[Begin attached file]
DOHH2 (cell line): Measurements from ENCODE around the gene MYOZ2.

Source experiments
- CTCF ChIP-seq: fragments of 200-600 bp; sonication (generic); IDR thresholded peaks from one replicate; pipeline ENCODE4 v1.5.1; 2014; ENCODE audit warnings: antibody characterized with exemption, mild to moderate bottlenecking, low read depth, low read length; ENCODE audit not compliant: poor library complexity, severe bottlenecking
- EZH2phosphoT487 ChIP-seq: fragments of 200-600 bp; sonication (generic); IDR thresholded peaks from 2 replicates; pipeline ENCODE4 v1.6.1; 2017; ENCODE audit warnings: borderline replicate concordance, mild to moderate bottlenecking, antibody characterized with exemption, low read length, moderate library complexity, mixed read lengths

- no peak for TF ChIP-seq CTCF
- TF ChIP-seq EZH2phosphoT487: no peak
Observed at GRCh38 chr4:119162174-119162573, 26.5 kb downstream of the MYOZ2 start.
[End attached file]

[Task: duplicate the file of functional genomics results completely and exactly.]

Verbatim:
DOHH2 (cell line): Measurements from ENCODE around the gene MYOZ2.

Source experiments
- CTCF ChIP-seq: fragments of 200-600 bp; sonication (generic); IDR thresholded peaks from one replicate; pipeline ENCODE4 v1.5.1; 2014; ENCODE audit warnings: antibody characterized with exemption, mild to moderate bottlenecking, low read depth, low read length; ENCODE audit not compliant: poor library complexity, severe bottlenecking
- EZH2phosphoT487 ChIP-seq: fragments of 200-600 bp; sonication (generic); IDR thresholded peaks from 2 replicates; pipeline ENCODE4 v1.6.1; 2017; ENCODE audit warnings: borderline replicate concordance, mild to moderate bottlenecking, antibody characterized with exemption, low read length, moderate library complexity, mixed read lengths

- no peak for TF ChIP-seq CTCF
- TF ChIP-seq EZH2phosphoT487: no peak
Observed at GRCh38 chr4:119162174-119162573, 26.5 kb downstream of the MYOZ2 start.